The people from the Idaho Veterans Network have established the George Nickel Fund. This fund will go to pay the legal fees and costs that Staff Sergeant Nickel will incur.

You can make your donation at any Wells Fargo Bank or you can send it to the branch where the fund was established.

George G. Nickel Fund
Idaho Veterans Network Corporation
c/o Wells Fargo Bank
Idaho Center Branch
5607 E. Franklin Road
Nampa, Idaho 83687

Badger’s Forward is Back!

•August 2, 2009 • 3 Comments

Long-time readers here remember Badger 6, my Company Commander while I was in Iraq. He extended for 6 months in Iraq after I left, and quit blogging on his return. Well, he’s got more to offer us, and you can visit him at the updated address:

badgersix-lwh.blogspot.com

Shadows of the War

•July 31, 2009 • 29 Comments

I was driving late Tuesday night, heading home from seeing some friends. The lights were soundless as they came up behind me. I’d had a beer, and I pulled over and worried for a moment as the lights carried on past me into the night. Ahead of me, more lights flew by soundlessly, then more. As I pulled to the curb in front of my house, the first siren split the humid night air, and yet another set of lights burned down the road.

Let’s go back to 2006 and meet George Nickel. He’s been in the US Army a long time- he was a private in the Hawaii-based 25th Infantry back when the Tropic Thunder division still had an Air Assault regiment. When I met him, he’d already left the Army and come back to join the Army Reserve with friends of his from his work at Idaho’s State Penitentiary. He’s given this country of ours a lot. On February 8th, 2007, on a narrow road outside of Karma, Iraq, Staff Sergeant Nickel, USAR, very nearly gave it all. He was the lone survivor from the explosion of one of the largest IEDs ever placed in Iraq- his 12 ton bomb-resistant vehicle was thrown above the tops of the 10-foot high reeds that lined the road. Three other good men died- the truck’s gunner, just a foot away, was blown from the turret and died before he hit the ground. The sergeant riding shotgun was even closer to George- he too died instantly. The driver was the furthest from the point where the blast penetrated the armored hull- he lived long enough for a medivac helicopter to arrive, but he died en route to the combat hospital in Fallujah. George Nickel was separated from death by mere inches. Nearly every bone on the right side of his body was broken, and shrapnel from the blast tore his flesh.

George was a private man. He was the sort to get married to a woman, and only tell his best friends, the ones he had rejoined the Army with, when they noticed the ring he was wearing. Everyone who deploys overseas has a contact number on file, so if the worst happens, the military can begin the process of alerting loved ones of their service member’s death or injury. George gave the Army a number that he knew his wife wouldn’t answer, trusting his friends to tell her before the Army found her. In the end, that was exactly how it happened.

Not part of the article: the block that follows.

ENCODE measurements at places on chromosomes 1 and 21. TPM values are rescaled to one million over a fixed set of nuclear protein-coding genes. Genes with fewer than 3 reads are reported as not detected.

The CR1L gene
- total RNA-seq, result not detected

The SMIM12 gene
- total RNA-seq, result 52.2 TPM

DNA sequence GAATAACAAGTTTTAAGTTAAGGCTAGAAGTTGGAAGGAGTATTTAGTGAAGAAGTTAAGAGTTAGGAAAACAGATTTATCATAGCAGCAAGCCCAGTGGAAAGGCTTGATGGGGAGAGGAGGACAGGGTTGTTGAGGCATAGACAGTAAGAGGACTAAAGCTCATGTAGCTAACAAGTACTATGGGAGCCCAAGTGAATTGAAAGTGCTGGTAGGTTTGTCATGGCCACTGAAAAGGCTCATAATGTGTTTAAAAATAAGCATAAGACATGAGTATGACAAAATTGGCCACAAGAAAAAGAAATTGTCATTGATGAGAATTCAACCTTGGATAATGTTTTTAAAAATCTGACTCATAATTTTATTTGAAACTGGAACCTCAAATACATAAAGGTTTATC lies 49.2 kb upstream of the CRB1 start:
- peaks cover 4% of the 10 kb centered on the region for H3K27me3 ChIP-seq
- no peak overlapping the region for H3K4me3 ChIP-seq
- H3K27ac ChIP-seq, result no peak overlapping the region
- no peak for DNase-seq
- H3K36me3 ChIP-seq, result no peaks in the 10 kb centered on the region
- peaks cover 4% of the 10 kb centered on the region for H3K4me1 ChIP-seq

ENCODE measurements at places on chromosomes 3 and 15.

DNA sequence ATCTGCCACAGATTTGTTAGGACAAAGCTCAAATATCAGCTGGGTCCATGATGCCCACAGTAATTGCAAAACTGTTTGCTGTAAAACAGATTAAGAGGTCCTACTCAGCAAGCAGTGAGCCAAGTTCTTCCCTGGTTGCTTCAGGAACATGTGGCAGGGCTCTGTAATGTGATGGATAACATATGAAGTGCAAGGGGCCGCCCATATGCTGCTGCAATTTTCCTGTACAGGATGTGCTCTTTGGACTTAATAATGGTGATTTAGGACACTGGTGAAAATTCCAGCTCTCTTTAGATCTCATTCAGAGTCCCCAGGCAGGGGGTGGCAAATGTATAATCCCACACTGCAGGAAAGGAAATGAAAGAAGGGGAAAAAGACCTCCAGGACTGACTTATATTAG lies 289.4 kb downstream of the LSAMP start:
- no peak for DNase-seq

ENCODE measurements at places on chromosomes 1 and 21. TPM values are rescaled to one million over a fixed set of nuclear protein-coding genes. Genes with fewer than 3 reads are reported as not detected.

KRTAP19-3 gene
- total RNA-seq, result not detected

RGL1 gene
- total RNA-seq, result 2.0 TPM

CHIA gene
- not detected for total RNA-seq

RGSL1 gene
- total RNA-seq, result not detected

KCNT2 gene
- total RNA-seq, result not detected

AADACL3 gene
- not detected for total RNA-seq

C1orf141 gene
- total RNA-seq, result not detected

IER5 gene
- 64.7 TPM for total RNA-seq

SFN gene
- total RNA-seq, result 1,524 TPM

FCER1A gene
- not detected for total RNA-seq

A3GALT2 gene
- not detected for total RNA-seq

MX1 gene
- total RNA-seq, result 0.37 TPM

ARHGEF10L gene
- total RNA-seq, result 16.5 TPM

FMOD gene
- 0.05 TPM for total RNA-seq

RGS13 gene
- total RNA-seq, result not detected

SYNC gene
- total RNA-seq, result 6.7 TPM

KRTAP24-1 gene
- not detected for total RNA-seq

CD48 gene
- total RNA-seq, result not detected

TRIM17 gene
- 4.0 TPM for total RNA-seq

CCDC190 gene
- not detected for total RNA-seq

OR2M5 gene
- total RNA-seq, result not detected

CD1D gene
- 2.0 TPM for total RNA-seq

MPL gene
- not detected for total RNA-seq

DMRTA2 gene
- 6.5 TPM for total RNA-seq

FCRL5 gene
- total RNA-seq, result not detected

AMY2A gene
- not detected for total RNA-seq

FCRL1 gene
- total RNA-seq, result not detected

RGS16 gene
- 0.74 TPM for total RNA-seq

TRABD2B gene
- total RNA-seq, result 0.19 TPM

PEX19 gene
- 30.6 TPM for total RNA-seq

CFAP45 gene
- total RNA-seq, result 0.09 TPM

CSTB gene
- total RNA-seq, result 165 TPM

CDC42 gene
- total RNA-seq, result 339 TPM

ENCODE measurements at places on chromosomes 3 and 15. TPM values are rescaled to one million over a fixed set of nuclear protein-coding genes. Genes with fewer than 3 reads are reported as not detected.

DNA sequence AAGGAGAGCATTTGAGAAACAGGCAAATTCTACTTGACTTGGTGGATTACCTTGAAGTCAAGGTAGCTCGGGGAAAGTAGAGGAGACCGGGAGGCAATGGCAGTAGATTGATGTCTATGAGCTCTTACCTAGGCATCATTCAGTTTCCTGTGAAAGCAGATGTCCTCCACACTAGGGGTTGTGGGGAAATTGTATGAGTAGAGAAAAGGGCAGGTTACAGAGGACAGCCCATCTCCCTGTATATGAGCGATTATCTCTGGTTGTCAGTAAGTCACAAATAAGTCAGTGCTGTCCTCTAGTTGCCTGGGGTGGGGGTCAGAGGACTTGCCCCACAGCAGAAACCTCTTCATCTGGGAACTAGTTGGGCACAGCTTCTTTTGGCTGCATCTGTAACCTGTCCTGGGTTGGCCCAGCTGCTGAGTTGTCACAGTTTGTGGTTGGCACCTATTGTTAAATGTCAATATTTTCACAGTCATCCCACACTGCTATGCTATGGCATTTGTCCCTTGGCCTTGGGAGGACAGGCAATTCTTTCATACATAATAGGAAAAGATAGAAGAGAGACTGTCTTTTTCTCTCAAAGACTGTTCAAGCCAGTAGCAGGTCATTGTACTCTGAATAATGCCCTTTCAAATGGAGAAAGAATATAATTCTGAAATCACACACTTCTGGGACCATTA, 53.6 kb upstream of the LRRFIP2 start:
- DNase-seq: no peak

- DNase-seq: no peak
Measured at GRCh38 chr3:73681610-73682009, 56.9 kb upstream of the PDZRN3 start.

He arrived from Germany at Walter Reed Army Medical Center just after the neglect scandal broke there. There wasn’t enough room for him; the administration there wanted to send him home to continue his rehabilitation therapy. He was on canes then- his house was in the woods of Idaho, an hour from the nearest VA rehab facility, and definitely not handicap accessible. Instead, he was housed in one of the old hotels nearby that the Army had rented out to house the overflow of wounded warriors from Walter Reed. A cab took him to his temporary home- another wounded veteran helped him carry his meager belongings upstairs. He ate from care packages rather than trust the meal service. He finally came home to stay in Boise on July 4th, 2008.

Fast forward to July 28th, 2009. Boise’s finest are running towards the sound of guns, and at the end they find George, still running toward the sound of his own guns. Towards his own demons. He’s lost his dog, and he’s searching the nearby apartments for the pup. A bullet into the lock. A boot into the door. Staff Sergeant Nickel is searching buildings, clearing rooms just like he did in Iraq. Suddenly there’s bright lights and a voice yelling “Police! Put your hands up!” He doesn’t. They start shooting, and he takes cover. Suddenly the war has come home for everyone, not just George. Trouble is, this is America and not Iraq, and in America we like to pretend that soldiers are GI Joes- like they’re heroes who never need our help. George is in a new world now- one where he is the ‘perp’ and not the hero, but in this new world he still needs our help more than ever.

Edit: I rearranged the wording a bit in a couple spots and clarified a couple points.

Welcome, Diggers, B5 readers, and everyone coming in off of other blogs and twitter!
If you haven’t read the reporting on this in the Idaho Statesman, go to these stories, read them, and leave a comment:
Mystery still surrounds Iraq vet’s clash with Boise police
Armed Iraq veteran charged in apartment shooting in Boise
Man shot at by Boise police Tuesday night is an Iraq war veteran

If you like, go ahead and leave your thoughts on this quote from the BPD chief:

“This is bizarre behavior,” Masterson said Wednesday. “I don’t know what would push people to that (level of) desperation.”

Digg my article

SOFA – Step II

•June 30, 2009 • 9 Comments

Last fall, coalition forces began to turn over major military bases in Iraq to the Iraqi Security Forces.

Today marks the second major step towards fulfilling our obligations under the Status of Forces Agreement that has all combat troops out of Iraq by 2011. Today, the last bases inside the cities of Iraq will be turned over or closed. Today is one step closer to a free and sovereign Iraq.


It is not a day without trepidation.
Many Iraqis worry that the security forces will be up to the task of securing their safety. Some most likely worry that the simmering crisis in Iran will boil over, and refugees will spill over into an Iraq just barely beginning to come out of a al-qaeda inflamed sectarian crisis.

If you pray, pray for the people of Iraq, that peace and freedom may come quickly.